Every culture is different, and because of those differences, they tend to look at certain elements differently. Take, for instance, food.
Now I could write a whole post simply about the differences between American and Japanese mayo. In America, I’ve seen mayo on hamburgers and in potato salad. In Japan, I see mayo on rice, layered over bread, poured over tomato, cucumbers, and other vegetables, and in various other circumstances. But mayo can wait for another day, because I’m here to talk about grapes.
Grapes? You might ask, why grapes?
The why corresponds to the “how” because this is the third time I’ve visited Japan now, and each time I learn a new way to eat Japanese grapes.
Japanese grapes look similar to American grapes. They come in all sorts of shapes and sizes – the only real difference being the fact that the grape skins are much thicker than in America.
So here is a practical guide to eating grapes in Japan.
1. Don’t eat the skins. Whatever you do, don’t eat the skins – people will think you are crazy.
I remember the first time I ate grapes in Japan. When I was 15, I went to boarding school in Hokkaido. For spending money, I used to tutor English a couple times a week, sometimes at the school, sometimes at people’s houses. After one of the lessons, someone brought out grapes. Fruit is incredibly expensive in Japan, so I dug in. First I noticed the skins were bitter. Second, I noticed people were staring at me funny.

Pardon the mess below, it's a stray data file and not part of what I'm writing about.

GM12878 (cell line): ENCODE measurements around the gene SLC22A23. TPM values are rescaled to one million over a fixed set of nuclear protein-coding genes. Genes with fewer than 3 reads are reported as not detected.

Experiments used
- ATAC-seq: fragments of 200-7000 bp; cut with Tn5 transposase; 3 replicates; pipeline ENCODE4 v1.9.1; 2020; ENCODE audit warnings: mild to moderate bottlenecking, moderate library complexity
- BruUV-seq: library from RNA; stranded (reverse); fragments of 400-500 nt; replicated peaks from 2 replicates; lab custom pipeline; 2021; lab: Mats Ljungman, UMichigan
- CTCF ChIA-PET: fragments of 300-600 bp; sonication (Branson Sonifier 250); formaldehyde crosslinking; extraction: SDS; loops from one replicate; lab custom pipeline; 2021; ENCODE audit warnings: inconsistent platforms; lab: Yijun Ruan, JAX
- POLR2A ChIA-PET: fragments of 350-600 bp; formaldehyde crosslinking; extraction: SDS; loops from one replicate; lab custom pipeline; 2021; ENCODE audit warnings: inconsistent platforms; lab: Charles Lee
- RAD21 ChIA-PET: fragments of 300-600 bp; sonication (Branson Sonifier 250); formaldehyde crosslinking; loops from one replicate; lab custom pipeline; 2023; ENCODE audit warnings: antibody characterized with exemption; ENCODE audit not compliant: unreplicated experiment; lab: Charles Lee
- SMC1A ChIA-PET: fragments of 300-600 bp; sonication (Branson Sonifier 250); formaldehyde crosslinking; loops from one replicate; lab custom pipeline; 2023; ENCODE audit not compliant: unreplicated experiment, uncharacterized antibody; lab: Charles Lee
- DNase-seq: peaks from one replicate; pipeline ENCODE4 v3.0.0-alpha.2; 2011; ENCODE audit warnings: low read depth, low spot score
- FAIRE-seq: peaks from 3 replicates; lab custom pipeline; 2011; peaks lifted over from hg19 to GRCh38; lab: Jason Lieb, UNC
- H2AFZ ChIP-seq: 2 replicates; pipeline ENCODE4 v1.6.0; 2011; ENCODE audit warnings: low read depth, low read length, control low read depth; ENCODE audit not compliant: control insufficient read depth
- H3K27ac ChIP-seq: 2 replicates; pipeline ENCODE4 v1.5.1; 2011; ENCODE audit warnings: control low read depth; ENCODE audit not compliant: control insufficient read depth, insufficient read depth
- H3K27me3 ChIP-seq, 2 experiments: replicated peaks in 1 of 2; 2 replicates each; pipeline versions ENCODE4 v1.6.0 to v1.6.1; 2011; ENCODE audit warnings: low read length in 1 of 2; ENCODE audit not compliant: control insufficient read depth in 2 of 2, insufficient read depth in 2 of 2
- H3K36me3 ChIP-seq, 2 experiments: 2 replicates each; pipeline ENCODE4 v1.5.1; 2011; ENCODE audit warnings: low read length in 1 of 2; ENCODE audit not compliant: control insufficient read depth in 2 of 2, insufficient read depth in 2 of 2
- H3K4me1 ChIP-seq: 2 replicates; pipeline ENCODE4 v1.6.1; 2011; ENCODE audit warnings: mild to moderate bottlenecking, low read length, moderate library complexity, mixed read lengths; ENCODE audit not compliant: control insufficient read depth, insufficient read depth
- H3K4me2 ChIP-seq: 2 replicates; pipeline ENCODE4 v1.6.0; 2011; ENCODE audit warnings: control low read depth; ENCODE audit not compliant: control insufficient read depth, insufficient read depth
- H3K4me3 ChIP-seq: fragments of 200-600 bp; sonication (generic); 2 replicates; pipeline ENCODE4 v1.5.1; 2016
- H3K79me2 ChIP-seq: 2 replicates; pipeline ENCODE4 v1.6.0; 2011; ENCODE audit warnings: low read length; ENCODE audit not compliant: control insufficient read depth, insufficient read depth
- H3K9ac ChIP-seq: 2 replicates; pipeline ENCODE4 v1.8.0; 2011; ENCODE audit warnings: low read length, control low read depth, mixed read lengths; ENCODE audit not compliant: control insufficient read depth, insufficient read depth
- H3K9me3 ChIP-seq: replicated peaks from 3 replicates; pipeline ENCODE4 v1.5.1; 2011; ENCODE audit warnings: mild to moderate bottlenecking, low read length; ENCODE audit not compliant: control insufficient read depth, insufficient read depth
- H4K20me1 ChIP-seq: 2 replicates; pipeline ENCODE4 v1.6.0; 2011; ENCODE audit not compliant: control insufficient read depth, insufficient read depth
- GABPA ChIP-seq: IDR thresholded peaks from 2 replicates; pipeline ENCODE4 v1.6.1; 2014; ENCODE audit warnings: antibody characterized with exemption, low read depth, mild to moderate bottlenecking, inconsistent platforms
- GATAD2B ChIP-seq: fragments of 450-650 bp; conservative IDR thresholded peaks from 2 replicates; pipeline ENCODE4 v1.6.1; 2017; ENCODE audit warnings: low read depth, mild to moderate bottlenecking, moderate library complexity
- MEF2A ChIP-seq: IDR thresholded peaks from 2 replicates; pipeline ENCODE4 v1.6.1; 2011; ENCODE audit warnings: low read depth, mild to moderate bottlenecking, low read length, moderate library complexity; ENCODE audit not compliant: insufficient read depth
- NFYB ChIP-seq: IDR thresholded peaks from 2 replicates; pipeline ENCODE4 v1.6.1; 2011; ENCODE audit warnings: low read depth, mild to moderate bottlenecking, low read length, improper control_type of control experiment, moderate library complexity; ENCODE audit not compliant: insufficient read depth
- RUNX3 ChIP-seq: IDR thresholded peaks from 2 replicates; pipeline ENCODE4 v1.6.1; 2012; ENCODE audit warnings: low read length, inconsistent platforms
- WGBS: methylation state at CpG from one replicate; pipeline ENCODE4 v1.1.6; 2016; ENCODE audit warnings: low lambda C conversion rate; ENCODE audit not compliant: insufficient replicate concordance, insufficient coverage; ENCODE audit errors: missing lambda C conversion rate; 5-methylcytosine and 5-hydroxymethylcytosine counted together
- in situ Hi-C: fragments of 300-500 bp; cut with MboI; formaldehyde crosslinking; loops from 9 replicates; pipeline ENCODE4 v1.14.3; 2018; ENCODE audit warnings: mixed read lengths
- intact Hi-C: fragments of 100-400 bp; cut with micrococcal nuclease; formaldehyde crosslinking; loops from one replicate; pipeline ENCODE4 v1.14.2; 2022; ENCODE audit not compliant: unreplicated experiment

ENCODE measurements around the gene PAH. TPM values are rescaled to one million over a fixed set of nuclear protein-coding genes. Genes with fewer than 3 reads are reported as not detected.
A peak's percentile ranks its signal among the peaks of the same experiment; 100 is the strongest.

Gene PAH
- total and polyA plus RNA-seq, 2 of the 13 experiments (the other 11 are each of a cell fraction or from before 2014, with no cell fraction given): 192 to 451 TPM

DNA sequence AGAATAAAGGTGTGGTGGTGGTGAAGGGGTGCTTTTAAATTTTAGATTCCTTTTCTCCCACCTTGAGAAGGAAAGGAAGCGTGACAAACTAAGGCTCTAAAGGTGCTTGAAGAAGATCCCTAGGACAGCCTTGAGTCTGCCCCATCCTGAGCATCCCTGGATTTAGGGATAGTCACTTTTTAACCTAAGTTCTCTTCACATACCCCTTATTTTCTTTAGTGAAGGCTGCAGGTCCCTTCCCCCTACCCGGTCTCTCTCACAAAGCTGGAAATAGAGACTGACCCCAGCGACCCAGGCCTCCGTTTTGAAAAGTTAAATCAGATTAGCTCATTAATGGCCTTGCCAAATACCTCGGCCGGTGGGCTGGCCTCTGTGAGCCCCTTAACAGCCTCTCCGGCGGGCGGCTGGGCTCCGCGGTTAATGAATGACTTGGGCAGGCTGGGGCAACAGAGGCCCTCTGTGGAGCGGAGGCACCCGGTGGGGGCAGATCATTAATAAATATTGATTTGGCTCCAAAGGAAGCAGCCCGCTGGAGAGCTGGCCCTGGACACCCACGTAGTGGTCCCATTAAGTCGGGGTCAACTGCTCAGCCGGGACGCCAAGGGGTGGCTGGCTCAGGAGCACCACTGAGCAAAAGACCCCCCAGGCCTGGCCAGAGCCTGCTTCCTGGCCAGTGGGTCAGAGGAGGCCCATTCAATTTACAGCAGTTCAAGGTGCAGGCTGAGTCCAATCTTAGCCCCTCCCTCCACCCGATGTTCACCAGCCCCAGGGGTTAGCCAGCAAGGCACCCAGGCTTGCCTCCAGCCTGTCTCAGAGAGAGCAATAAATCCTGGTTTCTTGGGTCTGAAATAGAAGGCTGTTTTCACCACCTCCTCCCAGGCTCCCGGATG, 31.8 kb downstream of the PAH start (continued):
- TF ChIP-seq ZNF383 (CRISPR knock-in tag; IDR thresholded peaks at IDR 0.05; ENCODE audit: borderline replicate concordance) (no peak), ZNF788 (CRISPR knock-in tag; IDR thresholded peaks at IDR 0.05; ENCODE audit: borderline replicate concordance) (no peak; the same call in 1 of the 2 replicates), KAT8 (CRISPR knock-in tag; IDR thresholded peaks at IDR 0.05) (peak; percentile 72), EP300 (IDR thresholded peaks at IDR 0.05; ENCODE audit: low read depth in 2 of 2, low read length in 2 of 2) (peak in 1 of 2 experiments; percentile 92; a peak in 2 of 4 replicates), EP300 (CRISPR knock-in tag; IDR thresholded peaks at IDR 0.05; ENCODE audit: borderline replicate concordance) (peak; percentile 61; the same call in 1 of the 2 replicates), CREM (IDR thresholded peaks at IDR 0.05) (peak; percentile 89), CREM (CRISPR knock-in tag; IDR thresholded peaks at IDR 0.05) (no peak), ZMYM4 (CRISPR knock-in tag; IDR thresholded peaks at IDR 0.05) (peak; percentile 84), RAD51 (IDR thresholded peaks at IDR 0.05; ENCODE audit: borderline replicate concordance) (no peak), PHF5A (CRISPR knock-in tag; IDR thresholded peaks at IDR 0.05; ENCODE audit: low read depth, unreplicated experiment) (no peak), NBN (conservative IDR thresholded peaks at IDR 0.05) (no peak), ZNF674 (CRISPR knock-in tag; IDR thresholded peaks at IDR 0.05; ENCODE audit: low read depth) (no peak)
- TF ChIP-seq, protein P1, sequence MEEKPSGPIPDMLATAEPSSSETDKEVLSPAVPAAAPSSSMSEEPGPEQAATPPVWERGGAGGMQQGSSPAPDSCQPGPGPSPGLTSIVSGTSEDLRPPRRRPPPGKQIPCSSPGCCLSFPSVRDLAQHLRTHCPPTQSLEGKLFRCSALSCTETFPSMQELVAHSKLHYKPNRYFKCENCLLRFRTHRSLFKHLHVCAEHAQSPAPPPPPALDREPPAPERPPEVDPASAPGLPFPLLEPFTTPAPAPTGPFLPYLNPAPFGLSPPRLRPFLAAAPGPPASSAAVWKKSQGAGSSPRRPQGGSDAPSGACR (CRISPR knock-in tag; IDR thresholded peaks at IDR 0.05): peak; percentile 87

In Japan, you don’t eat the skins of the grapes.
See? The peels go in a separate pile.
2. Get the skin off the grape.
You have three options here:
2 A: Peel the grape piece by piece.
I’ve only seen this way a couple of times. And elderly Japanese couple I am found of use this method.
Plus: The grape is clean, and you don’t get any dirt in your mouth.
Minus: This method takes the longest and gets juice everywhere. Make sure you have a towel to clean your hands nearby.
2 B: Squeeze the grape out of the peel using your fingers.
This method sounds difficult… and it is, in fact, rather difficult. Some people are really good at it, though. I’m getting better, but it is still kind of difficult. Hold the grape near your mouth, and squeeze it strategically so that the peel-less grape pops into your mouth and the peel stays in your fingers.
If you do it correctly, you should be left holding a peel that looks something like this.
Plus: You don’t get any dirt in your mouth. It is also fairly fast.
Minus: If you mess up, you might end up eating part of the peel. I mess up about half the time. The juice also drips everywhere, so make sure you have a towel nearby.
2 C: De-peel the grape in your mouth and spit out the peel.
This is the most common method, I think – followed closely by squeezing with your fingers. I tried this for the first time last week, and love it. You pop the grape in your mouth and squeeze it between your tongue and the roof of your mouth. The grape should pop out of the peel easily, and then you just spit the peel out.
Plus: This is the fastest method. You also rarely “mess up” and have to eat the peel, and has no mess involved.
Minus: Make sure you wash the grapes completely; you don’t want any dirt left.
3. Place your peel in the “discard” pile, grab a new grape, and repeat step 2. You can mix up your methods if you get bored.
(The grape discard pile)
I wish I had something more witty and clever to say, but eating grapes if fairly straightforward here in Japan, once you get the hang of it.
So good luck!
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